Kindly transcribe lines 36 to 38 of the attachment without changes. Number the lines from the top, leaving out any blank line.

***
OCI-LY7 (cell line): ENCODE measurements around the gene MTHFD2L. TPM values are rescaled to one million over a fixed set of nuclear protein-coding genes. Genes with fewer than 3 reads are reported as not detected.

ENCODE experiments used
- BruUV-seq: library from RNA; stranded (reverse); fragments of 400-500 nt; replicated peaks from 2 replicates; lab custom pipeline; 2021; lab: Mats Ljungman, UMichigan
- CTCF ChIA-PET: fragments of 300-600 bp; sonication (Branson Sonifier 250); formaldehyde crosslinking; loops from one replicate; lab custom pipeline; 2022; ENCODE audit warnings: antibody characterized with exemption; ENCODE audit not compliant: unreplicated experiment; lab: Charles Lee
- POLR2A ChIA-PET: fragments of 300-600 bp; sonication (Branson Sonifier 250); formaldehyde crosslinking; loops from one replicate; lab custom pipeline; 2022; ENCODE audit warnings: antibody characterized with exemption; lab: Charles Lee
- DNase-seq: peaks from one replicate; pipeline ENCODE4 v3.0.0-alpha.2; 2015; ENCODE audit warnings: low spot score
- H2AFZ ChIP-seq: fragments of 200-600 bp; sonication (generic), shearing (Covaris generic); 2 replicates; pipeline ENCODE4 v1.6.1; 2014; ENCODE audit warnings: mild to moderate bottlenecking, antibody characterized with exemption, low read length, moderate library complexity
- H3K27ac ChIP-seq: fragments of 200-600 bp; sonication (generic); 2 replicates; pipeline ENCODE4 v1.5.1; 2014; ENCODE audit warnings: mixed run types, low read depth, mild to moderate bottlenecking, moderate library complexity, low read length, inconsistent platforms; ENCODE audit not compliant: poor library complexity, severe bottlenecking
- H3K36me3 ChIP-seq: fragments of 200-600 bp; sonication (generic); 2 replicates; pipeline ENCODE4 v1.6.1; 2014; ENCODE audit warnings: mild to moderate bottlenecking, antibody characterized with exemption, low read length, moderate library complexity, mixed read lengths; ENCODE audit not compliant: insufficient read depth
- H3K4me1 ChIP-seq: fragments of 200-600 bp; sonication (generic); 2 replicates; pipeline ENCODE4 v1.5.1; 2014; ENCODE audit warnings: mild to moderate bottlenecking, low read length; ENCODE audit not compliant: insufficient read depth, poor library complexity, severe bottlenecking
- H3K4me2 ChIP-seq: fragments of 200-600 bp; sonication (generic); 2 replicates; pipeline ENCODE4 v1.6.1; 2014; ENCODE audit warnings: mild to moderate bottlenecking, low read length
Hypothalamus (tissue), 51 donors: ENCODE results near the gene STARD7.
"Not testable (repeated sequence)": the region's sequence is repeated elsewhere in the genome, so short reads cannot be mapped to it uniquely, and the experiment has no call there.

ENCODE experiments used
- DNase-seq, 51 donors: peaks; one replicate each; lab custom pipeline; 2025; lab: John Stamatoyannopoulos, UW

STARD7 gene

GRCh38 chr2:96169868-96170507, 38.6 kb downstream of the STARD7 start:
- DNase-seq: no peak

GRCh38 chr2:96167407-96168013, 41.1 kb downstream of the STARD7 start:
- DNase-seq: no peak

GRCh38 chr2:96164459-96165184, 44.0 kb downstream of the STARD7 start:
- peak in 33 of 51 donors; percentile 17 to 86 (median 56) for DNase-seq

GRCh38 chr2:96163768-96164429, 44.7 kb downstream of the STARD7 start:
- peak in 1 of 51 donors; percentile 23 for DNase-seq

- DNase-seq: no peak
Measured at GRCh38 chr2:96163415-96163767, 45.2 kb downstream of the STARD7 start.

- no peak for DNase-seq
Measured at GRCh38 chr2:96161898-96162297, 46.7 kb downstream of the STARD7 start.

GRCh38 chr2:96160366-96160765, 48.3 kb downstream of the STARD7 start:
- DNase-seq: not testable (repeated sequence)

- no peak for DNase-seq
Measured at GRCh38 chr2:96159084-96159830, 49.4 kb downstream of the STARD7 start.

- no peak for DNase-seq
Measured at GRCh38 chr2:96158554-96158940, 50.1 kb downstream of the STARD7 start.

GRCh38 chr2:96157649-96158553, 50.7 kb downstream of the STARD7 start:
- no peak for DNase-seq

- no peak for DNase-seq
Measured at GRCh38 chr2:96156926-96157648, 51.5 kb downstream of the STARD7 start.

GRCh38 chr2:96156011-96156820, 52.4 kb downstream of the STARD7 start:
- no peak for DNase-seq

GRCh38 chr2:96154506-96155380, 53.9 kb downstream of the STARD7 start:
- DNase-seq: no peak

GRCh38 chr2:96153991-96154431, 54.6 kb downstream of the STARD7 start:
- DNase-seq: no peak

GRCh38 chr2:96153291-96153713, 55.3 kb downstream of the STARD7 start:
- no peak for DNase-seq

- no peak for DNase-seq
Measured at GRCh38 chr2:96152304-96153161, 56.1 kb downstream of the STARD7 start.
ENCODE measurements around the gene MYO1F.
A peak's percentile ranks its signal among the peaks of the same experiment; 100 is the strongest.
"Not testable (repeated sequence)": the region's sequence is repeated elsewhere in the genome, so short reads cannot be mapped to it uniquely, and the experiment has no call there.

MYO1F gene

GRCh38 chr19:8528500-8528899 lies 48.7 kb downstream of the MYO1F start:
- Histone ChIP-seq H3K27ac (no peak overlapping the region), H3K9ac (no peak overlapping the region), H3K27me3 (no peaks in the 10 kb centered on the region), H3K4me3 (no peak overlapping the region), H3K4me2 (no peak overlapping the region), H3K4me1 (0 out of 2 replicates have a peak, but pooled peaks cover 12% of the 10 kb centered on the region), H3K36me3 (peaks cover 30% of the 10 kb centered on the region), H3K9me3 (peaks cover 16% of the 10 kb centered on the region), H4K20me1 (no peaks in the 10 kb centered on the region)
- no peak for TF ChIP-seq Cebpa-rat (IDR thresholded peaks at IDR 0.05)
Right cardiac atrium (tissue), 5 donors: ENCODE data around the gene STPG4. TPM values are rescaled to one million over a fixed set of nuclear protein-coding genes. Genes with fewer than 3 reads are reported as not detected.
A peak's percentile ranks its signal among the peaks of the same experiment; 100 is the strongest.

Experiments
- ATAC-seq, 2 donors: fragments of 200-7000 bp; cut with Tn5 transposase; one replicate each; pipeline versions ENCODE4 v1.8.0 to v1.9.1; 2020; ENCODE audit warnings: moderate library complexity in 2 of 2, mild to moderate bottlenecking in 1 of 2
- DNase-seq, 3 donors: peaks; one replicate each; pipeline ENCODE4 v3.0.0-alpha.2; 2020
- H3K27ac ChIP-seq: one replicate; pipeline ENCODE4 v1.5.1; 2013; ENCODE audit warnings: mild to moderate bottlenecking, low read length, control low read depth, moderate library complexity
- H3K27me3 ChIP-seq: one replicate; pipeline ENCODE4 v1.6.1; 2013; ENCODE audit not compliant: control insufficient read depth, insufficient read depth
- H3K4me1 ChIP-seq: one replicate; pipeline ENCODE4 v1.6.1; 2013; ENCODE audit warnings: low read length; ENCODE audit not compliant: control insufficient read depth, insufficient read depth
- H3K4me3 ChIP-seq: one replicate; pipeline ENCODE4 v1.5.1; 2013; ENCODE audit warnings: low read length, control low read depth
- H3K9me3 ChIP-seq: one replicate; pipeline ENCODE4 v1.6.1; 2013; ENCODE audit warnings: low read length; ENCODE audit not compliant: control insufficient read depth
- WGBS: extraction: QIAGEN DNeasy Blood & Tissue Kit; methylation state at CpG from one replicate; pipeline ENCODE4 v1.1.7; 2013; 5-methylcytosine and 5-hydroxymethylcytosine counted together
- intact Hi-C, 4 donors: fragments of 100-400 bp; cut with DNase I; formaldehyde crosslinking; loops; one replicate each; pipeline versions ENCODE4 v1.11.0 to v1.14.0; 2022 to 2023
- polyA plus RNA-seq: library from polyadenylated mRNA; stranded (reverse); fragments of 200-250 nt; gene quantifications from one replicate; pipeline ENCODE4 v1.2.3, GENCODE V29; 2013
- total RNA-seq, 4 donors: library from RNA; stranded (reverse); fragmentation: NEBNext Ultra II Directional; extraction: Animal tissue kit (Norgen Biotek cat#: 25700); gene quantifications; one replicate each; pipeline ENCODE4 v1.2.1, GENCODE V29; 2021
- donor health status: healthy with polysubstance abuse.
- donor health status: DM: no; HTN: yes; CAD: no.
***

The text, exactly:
- no peak for DNase-seq

- no peak for DNase-seq
Measured at GRCh38 chr2:96156926-96157648, 51.5 kb downstream of the STARD7 start.